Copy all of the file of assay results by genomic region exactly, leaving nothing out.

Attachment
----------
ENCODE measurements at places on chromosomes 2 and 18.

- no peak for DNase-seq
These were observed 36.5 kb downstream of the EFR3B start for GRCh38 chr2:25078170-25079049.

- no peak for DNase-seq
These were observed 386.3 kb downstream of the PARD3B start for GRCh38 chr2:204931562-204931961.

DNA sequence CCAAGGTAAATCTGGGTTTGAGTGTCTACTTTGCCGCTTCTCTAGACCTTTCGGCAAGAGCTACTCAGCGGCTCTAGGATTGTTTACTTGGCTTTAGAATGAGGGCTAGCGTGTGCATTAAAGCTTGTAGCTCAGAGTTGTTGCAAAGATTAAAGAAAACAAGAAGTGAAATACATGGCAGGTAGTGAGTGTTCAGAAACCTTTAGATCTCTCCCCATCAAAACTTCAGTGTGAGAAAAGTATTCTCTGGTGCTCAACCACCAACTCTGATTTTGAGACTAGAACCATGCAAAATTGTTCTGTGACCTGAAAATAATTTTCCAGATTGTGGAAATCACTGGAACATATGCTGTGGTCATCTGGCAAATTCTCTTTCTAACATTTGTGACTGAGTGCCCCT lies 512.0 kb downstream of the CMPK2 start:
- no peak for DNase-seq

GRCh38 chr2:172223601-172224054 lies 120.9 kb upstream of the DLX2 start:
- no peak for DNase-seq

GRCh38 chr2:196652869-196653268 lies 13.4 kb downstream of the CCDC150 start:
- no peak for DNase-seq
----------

ENCODE measurements at places on chromosomes 2 and 18.

- no peak for DNase-seq
These were observed 36.5 kb downstream of the EFR3B start for GRCh38 chr2:25078170-25079049.

- no peak for DNase-seq
These were observed 386.3 kb downstream of the PARD3B start for GRCh38 chr2:204931562-204931961.

DNA sequence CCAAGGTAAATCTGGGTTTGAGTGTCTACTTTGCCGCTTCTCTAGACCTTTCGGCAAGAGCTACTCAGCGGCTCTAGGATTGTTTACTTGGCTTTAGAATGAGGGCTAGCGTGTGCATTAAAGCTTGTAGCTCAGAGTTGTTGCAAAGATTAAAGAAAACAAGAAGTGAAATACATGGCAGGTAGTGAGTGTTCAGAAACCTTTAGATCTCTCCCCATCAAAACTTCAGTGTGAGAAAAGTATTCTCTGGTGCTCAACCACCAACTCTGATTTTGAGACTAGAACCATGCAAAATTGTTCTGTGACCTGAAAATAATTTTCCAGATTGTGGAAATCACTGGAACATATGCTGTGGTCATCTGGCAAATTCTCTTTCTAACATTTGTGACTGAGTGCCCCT lies 512.0 kb downstream of the CMPK2 start:
- no peak for DNase-seq

GRCh38 chr2:172223601-172224054 lies 120.9 kb upstream of the DLX2 start:
- no peak for DNase-seq

GRCh38 chr2:196652869-196653268 lies 13.4 kb downstream of the CCDC150 start:
- no peak for DNase-seq